A reviewer of Such Stuff as Dreams comments:  ” Many people have noted that men can be much more comfortable with a solid biography ( or instruction manual) than they are with the fictional world which is found in a novel, and this book is concerned with exploring this terrain.” This is certainly my own personal experience. Give a man a history book or political analysis and he’s away. Present him with fiction and you get a shrug. Starquester goes on to say: Such Stuff as Dreams …” is deft in its establishment of the links between social skills/empathy and the consumption of fiction, and as such is a valuable companion piece to works such as The Essential Differences by Simon Baron Cohen.”

As I’ve questioned before, can any other genre claim to develop social skills in the way that romance fiction does? As by far the most popular genre of all, romance writers can celebrate their positive influence on generation after generation of readers.  Why else do mothers pass on their most treasured books to their daughters as they come of age?

After the media training workshop, I announced to my colleagues that I won’t be hiding anymore. I’m out of the closet. I not only read romance, I write romance. Can anything be better than writing about people falling in love and making a go of a relationship against all the odds, as well as providing solid training material and entertainment for all readers?

Oatley’s book will be on my shelf from this day on.

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  1. This article expresses the thoughts of many and should open a new world for people who have shunned romance novels. Personally, I have always been a reader of history and non-fiction but now I am looking forward to entering this new world of learning experiences.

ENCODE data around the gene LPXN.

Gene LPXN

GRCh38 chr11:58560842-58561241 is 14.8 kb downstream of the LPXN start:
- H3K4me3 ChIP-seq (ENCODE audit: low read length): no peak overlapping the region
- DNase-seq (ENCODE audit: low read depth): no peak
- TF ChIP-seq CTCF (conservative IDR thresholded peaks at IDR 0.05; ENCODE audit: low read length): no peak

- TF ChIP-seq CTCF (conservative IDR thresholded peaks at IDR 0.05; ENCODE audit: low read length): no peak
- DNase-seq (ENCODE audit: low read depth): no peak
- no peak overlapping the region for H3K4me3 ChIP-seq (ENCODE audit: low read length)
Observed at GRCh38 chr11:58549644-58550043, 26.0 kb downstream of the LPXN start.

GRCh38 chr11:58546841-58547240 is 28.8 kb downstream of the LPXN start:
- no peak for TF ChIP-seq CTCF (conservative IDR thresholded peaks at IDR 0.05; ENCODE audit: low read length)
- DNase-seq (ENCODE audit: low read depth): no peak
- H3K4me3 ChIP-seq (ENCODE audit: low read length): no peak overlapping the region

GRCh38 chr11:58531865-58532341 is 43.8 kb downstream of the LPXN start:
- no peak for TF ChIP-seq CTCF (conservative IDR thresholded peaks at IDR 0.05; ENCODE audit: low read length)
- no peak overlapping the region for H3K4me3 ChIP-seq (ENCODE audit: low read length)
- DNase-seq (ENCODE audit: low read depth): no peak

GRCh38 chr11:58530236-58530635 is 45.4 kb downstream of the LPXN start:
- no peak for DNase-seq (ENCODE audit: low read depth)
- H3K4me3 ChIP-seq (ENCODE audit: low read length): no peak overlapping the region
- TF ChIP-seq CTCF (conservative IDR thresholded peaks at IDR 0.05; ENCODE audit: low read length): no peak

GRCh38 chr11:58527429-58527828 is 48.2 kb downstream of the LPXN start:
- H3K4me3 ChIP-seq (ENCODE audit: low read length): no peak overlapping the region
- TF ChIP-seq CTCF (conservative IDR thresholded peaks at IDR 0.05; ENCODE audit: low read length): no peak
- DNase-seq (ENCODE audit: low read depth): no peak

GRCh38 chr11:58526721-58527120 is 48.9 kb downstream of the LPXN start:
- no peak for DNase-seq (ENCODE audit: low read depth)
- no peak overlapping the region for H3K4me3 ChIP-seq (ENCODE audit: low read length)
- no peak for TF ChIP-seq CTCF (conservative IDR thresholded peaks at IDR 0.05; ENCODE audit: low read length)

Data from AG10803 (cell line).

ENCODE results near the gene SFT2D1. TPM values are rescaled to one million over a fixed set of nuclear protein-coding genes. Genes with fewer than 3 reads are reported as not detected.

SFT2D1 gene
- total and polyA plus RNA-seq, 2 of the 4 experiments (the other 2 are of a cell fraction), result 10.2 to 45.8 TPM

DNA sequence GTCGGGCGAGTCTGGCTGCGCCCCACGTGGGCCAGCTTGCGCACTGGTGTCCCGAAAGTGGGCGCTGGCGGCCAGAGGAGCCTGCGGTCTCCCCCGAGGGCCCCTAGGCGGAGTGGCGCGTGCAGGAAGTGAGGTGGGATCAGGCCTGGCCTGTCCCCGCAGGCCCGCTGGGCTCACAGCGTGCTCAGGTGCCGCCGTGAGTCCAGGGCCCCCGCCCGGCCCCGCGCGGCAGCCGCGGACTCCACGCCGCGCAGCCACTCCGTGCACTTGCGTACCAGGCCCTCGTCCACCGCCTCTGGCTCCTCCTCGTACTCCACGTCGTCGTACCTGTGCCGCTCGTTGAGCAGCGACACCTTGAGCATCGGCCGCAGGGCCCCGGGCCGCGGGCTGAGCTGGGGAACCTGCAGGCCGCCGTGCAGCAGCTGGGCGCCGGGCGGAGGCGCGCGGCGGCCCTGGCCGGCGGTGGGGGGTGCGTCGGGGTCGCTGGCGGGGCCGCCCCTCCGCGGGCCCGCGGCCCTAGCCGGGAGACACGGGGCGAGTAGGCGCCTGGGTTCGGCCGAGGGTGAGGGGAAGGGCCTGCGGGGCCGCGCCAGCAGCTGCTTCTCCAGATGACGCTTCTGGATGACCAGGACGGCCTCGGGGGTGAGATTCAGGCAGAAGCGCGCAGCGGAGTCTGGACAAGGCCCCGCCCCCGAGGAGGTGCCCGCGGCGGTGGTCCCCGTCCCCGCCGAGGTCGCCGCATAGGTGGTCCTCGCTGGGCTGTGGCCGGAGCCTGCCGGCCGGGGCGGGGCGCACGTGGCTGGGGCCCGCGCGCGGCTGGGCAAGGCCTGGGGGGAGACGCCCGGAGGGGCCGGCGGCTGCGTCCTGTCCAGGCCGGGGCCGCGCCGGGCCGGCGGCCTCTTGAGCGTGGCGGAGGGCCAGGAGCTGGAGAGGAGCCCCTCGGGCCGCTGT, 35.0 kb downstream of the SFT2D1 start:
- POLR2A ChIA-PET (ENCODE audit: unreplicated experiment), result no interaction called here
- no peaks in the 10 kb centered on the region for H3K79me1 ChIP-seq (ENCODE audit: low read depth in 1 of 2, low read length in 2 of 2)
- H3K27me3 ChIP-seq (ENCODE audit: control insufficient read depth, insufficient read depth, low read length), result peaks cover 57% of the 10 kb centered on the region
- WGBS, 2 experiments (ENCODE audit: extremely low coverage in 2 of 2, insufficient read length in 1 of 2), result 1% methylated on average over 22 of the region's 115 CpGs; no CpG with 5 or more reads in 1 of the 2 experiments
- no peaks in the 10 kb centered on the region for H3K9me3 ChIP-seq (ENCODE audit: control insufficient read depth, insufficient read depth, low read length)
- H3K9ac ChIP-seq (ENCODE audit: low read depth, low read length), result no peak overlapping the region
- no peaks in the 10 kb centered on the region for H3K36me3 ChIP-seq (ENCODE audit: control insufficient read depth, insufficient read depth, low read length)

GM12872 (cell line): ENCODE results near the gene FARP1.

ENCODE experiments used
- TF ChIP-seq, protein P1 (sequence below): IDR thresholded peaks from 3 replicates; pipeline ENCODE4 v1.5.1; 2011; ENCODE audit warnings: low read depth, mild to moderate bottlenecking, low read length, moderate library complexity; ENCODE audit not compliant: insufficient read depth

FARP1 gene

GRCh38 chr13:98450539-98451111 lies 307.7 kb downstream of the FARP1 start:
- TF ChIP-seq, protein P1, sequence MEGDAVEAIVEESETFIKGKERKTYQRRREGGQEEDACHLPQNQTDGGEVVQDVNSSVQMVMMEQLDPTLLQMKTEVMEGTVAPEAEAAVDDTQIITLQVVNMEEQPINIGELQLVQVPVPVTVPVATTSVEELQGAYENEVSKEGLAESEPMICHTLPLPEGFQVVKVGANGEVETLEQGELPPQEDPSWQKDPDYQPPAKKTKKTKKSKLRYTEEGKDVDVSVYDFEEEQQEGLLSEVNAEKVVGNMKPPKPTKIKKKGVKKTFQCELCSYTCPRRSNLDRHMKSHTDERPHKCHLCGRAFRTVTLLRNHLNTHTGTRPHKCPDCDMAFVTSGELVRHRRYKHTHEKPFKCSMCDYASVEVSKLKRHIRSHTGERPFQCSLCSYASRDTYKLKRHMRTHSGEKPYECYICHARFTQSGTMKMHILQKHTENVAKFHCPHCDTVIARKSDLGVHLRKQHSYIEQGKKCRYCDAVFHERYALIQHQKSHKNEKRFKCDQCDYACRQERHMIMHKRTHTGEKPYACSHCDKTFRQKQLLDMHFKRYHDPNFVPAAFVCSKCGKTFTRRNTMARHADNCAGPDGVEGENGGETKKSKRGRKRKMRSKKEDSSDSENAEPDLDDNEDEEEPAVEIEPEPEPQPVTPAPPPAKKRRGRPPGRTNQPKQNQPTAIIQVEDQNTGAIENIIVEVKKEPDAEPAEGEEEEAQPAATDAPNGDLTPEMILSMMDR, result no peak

When will “Wait a Lonely Lifetime” be on the bookstore shelves?

  2. I’m glad you’ve seen the light! It has taken me a few years to open that door too but Keith Oatley’s book makes my work a lot easier. I think readers and writers of romance have every reason to celebrate their good taste and sense. We don’t revel in death and destruction. We rejoice in life and love.

    Wait a Lonely Lifetime will be released next year, a specific date will be announced in due course.

    Thank you for commenting, Hallie. It’s always a pleasure to exchange thoughts with you.

  3. Excellent article, Leigh. Very well written.
    These ARE some cogent bases for refuting antagonistic critics.

    I must submit one caveat, however — not ‘all’ men shrug at fiction. I’ve read novels for my own enjoyment for several decades … at least since I was in high school, if not before.
    The first I recall were Ian Fleming’s James Bond novels, but I’d read a western before that and I think at least one sci-fic book. Some of the fiction I read was associated with school work, but one, Lord of the Flies, was also a terrific novel that I really enjoyed.